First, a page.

At Providence, Dick Gamble and Gerry Ehman each scored two goals to lead the Amerks past the Reds. Brian Conacher, Larry Jeffrey and Duane Rupp also scored for Rochester. Willie Marshall was a two-goal man for the Reds, with Doug Senior and Bob Leduc adding singles.
The Bisons handed Vancouver their fourth loss in a row in Buffalo. Alain Caron scored twice for the hosts, including the game-winner. Pat Hannigan had a three-point night as he scored once and added two assists. Gerry Ouellette had the other Buffalo tally.
Bruce Carmichael and Bob Kabel were the Canucks marksmen.
Orr Nets Game-winner for Generals
Defenseman Bobby Orr scored the game winning goal with just less than five minutes remaining in the game to give the Oshawa Generals a 5-4 win over the Niagara Falls Flyers in one of two OHA Junior A games last night. Kitchener Rangers whipped the London National 5-0 in the other contest, played at Kitchener.
Orr had two goals to lead the Generals against the Flyers. Danny O’Shea, Barry Wilkins and Brian Morenz had the other Oshawa scores. For Niagara Falls, it was Tom Webster, Rick Ley, Derek Sanderson and Gilles Marotte.
At Kitchener, John Beechy was the scoring hero for the Rangers with three goals. Ken Gratton and Bob Jones connected for the others.
With the National Hockey League teams now dressing two puckstoppers for every game, can it be long before those clubs employ a system similar to that in baseball where the starter is relieved by another pitcher if things don’t go well? Red Burnett of the Toronto Star examined the possibility with several NHL goaltenders.
Glenn Hall, the veteran of the Chicago Black Hawks says he would welcome such a system. Hall’s stance on the matter is not surprising. He has often said he loves everything about hockey except for the games.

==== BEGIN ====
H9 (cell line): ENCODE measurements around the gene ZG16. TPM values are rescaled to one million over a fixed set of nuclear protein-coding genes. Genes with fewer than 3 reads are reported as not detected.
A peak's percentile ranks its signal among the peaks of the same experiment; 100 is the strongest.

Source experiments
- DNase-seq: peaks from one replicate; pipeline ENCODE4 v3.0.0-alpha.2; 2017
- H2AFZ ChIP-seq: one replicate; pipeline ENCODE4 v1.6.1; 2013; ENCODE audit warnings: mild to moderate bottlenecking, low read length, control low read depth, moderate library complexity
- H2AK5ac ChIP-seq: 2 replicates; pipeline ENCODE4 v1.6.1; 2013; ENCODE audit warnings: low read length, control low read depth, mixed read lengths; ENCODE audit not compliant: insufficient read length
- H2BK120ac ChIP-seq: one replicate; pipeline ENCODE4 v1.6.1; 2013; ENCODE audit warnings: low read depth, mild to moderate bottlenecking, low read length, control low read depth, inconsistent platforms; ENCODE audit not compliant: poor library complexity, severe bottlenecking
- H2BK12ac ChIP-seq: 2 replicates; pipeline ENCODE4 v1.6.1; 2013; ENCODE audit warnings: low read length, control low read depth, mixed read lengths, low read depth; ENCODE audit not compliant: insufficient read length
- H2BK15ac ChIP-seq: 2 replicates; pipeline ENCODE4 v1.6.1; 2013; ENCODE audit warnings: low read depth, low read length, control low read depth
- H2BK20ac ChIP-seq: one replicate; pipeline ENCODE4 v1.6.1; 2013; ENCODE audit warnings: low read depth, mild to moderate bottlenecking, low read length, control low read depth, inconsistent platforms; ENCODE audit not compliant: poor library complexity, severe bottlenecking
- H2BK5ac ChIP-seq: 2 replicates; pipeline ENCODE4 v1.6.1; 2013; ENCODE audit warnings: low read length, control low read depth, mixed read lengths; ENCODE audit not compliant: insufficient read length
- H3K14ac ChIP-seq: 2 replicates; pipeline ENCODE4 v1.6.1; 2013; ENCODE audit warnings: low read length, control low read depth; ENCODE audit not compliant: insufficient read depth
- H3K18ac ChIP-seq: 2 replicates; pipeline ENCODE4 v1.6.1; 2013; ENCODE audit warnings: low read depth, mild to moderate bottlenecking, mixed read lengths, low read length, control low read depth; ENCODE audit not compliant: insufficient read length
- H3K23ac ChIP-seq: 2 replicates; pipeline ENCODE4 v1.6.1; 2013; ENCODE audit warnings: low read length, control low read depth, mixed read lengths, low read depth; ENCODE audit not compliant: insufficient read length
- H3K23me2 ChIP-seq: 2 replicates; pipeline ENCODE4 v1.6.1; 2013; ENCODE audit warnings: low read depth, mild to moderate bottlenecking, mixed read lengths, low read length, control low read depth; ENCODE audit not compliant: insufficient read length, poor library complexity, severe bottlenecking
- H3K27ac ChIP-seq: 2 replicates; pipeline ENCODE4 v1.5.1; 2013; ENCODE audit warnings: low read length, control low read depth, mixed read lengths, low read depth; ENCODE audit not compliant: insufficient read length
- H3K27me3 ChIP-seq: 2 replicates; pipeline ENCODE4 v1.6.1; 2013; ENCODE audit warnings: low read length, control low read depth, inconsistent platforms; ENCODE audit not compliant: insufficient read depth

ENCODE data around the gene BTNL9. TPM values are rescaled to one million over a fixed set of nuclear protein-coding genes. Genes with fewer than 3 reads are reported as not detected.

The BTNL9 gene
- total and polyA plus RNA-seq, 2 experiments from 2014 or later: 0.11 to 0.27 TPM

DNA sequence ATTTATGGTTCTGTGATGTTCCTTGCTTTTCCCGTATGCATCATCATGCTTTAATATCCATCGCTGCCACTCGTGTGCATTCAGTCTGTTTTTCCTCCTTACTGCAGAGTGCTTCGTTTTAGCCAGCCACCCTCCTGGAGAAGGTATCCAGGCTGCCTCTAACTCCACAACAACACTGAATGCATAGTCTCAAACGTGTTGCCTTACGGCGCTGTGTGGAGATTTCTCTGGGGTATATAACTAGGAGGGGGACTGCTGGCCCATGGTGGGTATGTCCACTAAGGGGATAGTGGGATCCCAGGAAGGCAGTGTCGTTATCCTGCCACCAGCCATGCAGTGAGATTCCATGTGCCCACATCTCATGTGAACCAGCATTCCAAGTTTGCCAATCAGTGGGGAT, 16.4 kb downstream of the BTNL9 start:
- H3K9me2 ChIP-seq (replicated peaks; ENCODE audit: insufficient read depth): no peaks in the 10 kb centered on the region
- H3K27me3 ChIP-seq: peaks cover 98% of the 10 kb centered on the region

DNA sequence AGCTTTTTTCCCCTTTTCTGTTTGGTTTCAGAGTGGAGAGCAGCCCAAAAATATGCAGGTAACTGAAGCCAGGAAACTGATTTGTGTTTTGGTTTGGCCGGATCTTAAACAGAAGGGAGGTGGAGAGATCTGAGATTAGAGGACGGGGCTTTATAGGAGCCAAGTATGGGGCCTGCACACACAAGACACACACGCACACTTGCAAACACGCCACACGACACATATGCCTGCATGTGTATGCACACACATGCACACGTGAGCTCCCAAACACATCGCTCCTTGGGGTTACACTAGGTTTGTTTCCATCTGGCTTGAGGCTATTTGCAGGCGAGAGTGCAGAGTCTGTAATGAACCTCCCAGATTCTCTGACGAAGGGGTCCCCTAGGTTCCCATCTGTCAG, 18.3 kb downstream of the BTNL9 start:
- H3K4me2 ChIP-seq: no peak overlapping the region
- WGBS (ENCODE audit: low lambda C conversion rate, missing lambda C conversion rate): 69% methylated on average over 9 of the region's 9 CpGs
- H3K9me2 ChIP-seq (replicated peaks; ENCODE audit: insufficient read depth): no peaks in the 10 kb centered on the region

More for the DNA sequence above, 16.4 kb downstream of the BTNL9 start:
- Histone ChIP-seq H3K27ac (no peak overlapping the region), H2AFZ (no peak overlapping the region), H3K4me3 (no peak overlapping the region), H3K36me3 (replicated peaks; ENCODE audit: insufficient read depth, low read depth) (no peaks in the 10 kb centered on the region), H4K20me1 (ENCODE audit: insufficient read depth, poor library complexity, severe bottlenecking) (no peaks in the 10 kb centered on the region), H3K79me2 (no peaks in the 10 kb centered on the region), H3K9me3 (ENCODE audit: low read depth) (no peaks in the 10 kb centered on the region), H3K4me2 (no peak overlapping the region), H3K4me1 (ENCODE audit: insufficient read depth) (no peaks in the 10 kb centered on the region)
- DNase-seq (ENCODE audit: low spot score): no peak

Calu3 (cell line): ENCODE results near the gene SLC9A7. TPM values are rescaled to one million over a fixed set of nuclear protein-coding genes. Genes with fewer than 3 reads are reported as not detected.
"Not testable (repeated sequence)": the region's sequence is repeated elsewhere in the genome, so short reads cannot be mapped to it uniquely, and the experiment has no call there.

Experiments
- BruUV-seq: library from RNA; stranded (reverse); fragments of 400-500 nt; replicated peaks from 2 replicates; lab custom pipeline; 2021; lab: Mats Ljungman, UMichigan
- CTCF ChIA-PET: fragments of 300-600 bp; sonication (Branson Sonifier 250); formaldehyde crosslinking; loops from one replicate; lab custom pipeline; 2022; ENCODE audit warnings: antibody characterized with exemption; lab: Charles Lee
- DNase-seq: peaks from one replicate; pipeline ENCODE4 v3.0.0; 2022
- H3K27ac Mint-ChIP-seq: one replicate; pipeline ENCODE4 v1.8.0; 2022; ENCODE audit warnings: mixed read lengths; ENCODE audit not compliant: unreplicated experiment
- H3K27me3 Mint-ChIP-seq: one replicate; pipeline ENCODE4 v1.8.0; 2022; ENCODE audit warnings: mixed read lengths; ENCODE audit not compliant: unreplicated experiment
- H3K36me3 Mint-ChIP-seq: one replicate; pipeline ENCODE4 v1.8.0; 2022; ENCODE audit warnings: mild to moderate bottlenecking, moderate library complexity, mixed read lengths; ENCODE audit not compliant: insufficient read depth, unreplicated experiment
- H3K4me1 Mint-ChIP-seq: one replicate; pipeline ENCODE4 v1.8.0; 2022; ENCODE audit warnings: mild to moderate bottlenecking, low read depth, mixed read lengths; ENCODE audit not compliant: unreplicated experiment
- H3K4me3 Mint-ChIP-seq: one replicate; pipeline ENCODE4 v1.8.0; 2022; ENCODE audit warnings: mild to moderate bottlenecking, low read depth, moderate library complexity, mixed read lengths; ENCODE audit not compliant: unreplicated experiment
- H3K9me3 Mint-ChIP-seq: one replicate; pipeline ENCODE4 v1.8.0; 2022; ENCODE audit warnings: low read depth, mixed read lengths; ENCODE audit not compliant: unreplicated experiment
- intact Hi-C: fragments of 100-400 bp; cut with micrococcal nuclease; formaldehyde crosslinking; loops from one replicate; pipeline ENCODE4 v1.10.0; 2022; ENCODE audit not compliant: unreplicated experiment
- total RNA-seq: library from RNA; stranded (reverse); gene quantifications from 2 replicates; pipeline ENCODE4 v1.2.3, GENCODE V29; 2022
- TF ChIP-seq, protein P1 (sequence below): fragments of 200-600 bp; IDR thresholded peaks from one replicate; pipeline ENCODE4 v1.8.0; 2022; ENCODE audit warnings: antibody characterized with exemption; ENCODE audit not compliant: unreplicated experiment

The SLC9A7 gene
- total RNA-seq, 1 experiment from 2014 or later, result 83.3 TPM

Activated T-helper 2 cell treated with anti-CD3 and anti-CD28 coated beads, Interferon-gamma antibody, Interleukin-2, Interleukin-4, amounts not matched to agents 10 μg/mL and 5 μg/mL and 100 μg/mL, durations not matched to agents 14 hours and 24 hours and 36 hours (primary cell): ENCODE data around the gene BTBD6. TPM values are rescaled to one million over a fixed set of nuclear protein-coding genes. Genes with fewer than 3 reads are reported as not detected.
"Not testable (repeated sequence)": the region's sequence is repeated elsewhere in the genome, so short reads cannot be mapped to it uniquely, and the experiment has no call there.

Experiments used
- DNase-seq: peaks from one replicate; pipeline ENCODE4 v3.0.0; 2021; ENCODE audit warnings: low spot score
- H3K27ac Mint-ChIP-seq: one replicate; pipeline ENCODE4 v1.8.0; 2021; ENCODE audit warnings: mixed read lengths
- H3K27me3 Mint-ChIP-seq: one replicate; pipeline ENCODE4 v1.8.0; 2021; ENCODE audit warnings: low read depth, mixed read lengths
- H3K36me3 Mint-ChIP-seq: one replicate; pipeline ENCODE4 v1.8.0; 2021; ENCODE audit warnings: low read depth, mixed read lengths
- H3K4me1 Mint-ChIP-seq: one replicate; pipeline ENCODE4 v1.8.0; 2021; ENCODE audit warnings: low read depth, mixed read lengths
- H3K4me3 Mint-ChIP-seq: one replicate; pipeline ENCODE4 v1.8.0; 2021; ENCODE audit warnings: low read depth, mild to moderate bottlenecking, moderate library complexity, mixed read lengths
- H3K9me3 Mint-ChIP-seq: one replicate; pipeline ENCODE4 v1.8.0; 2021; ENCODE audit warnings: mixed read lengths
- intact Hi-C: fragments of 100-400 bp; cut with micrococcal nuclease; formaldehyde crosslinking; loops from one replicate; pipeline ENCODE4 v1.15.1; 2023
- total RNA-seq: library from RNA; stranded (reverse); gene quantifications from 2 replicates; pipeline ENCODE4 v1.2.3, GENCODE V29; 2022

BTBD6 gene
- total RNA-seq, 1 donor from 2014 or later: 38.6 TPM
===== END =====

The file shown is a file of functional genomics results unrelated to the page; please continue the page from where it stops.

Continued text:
Boston’s rookie goalie Gerry Cheevers wouldn’t like being pulled in favour of another netminder.
“We tried it one night after Detroit put three past Bernie in the first period. It wasn’t such a hot idea, they put seven behind me in the next two periods.
“I think yanking a goalie in the middle of a game might wreck his confidence.”
The oldest goalie in the NHL, Toronto’s Johnny Bower, concurs with Cheevers’ view.
“I know it wouldn’t bother Hall, but it would knock heck out of my confidence.”
Toronto coach Punch Imlach said that he had considered removing Bower in favour of Sawchuk in a game earlier in the season, but dismissed the notion. He felt the move might shatter Bower’s confidence. Imlach was clear on how he will deal with goalies in the future:
“I think you have to start a goalkeeper and stick with him. I don’t think you’ll see us juggle goalkeepers the way they juggle pitchers.”
Former Maple Leaf forward Harry Watson disagrees with Imlach and Bower. He says if a goalie is having a bad night, there is nothing wrong with benching him just the same as a coach would with a left winger who’s having a poor game.
- Boston defenseman Ted Green has been out of the Bruins lineup for over two weeks with a severe case of the flu. He isn’t expected back any time soon.
- Bruins are without forward Forbes Kennedy, out with a shoulder separation, but defensemen Leo Boivin and Al Langlois have returned from their injuries.
- Bill Goldsworthy, who played for Niagara Falls Flyers last year, is up with the Bruins and coach Milt Schmidt is very happy with the youngster’s play.
- Detroit and Boston have been talking trade for over a month. Red Wings are interested in Bruins captain Leo Boivin while the Bruins are desperate for a centre.